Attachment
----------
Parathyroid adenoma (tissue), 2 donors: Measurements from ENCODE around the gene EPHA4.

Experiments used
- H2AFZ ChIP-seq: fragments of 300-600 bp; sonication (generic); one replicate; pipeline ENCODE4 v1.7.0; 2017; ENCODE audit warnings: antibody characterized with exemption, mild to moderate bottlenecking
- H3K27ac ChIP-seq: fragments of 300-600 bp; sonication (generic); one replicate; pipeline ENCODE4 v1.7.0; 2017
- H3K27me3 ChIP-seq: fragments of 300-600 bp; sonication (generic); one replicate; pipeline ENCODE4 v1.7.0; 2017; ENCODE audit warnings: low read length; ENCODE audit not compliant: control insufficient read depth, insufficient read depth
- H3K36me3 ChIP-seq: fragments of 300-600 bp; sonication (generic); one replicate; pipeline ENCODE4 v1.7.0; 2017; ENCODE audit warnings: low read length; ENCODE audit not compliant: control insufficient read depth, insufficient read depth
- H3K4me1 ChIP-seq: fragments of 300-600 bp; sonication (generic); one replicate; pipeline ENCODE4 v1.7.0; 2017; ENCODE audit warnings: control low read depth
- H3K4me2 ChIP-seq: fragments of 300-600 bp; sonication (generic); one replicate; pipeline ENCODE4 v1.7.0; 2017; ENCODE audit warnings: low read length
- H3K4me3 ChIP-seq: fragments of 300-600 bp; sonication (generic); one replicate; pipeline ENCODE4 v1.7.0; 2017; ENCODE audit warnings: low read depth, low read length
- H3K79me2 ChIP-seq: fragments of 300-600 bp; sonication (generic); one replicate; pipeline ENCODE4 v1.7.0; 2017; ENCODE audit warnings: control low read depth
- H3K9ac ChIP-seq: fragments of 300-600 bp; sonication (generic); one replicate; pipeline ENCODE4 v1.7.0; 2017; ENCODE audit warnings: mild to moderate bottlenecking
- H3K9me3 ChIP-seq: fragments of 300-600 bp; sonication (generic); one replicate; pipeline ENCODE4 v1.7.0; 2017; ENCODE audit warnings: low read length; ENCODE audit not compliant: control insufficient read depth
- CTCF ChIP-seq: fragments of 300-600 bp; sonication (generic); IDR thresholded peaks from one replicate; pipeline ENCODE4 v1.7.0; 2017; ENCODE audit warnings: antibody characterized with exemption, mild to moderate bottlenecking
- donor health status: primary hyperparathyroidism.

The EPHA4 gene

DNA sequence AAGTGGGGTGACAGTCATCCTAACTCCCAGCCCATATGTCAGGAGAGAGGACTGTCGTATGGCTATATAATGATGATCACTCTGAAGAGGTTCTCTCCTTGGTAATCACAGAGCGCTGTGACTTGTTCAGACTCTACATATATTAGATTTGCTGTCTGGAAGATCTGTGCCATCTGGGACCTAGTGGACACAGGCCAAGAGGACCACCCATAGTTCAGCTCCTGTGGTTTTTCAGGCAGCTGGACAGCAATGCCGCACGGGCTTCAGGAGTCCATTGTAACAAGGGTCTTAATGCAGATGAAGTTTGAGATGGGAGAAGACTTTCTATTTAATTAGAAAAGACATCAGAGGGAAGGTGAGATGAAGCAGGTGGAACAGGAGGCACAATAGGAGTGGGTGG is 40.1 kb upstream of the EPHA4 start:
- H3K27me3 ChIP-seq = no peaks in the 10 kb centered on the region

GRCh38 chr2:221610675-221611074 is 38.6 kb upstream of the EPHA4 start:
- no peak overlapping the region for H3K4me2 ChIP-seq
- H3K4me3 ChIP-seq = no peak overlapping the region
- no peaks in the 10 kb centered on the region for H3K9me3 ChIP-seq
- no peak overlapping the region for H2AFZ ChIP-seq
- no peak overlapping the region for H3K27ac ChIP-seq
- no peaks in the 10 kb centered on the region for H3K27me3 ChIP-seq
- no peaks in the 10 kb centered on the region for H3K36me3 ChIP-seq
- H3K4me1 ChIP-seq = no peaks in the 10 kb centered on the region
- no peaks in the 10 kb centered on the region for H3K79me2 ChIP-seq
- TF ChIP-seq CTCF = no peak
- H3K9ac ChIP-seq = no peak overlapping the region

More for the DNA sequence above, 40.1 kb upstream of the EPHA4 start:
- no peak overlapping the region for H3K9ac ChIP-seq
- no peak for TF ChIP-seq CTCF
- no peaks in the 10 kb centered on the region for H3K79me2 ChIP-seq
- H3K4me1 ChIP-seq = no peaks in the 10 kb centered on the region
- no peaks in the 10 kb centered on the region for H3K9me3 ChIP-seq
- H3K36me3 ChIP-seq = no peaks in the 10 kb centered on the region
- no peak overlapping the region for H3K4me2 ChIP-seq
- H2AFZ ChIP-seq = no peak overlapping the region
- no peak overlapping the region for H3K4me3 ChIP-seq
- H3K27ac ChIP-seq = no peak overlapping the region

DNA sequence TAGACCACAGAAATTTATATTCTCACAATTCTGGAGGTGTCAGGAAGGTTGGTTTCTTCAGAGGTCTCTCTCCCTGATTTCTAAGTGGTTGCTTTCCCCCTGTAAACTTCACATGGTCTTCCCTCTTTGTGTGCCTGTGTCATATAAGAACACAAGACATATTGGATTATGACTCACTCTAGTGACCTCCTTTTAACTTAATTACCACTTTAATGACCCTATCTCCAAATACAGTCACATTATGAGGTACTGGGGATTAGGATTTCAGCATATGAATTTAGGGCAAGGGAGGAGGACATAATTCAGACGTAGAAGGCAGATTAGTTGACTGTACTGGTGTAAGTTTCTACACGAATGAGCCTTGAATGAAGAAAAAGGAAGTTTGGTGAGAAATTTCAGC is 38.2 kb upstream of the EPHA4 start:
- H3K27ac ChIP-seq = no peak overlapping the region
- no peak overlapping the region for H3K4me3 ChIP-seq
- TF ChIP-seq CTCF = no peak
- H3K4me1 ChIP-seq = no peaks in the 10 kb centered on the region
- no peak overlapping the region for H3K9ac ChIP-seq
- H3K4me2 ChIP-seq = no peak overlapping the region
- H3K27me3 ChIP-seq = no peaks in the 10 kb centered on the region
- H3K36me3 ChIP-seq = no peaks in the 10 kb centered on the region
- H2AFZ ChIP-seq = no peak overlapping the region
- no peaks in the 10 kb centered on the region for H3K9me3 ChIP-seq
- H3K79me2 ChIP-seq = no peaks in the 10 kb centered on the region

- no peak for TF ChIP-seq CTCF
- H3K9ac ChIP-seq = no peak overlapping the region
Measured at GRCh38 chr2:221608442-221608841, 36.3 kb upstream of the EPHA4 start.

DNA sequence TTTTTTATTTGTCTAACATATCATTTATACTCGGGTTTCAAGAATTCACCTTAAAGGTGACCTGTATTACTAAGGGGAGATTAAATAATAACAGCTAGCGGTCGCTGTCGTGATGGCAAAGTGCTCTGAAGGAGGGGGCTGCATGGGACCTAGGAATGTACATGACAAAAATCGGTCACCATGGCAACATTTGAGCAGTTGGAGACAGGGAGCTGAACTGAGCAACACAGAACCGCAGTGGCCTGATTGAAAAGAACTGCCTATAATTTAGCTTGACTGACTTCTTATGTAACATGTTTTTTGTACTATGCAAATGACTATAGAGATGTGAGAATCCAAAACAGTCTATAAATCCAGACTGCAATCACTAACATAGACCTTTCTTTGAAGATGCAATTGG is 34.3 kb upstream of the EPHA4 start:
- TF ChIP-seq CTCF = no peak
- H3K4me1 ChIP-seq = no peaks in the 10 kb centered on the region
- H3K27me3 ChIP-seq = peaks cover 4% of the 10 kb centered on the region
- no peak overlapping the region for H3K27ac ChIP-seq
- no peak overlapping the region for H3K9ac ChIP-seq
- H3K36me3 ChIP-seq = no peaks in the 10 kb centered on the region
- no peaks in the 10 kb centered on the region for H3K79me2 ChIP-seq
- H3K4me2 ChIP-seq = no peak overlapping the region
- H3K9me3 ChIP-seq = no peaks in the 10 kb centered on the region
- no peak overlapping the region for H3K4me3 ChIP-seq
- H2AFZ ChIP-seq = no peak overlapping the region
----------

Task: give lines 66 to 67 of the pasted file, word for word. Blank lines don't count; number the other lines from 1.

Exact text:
- no peak overlapping the region for H3K4me3 ChIP-seq
- H2AFZ ChIP-seq = no peak overlapping the region